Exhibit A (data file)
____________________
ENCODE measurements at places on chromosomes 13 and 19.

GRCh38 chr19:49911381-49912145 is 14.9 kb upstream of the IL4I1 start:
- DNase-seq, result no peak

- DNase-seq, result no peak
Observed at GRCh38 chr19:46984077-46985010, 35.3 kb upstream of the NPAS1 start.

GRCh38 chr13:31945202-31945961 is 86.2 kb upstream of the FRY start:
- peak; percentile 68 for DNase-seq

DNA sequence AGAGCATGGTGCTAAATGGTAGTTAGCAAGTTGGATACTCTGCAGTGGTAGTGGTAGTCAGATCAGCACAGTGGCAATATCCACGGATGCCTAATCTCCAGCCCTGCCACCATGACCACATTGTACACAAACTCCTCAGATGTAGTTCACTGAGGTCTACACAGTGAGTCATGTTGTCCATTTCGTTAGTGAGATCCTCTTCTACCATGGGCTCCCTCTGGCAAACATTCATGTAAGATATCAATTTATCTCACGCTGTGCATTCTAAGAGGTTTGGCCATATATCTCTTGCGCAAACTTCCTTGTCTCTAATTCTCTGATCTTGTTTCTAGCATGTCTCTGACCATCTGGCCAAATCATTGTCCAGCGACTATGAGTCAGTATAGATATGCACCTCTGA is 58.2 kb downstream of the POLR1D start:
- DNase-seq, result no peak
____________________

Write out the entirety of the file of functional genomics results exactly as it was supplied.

ENCODE measurements at places on chromosomes 13 and 19.

GRCh38 chr19:49911381-49912145 is 14.9 kb upstream of the IL4I1 start:
- DNase-seq, result no peak

- DNase-seq, result no peak
Observed at GRCh38 chr19:46984077-46985010, 35.3 kb upstream of the NPAS1 start.

GRCh38 chr13:31945202-31945961 is 86.2 kb upstream of the FRY start:
- peak; percentile 68 for DNase-seq

DNA sequence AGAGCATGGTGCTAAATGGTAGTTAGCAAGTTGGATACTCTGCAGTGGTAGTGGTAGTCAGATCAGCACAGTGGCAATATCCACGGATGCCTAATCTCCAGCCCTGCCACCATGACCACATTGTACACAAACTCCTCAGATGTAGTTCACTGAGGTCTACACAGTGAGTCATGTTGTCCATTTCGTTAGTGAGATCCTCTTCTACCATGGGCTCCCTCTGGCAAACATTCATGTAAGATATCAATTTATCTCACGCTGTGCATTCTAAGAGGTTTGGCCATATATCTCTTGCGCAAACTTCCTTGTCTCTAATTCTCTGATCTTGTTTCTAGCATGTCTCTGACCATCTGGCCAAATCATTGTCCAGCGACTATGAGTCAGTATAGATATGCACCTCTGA is 58.2 kb downstream of the POLR1D start:
- DNase-seq, result no peak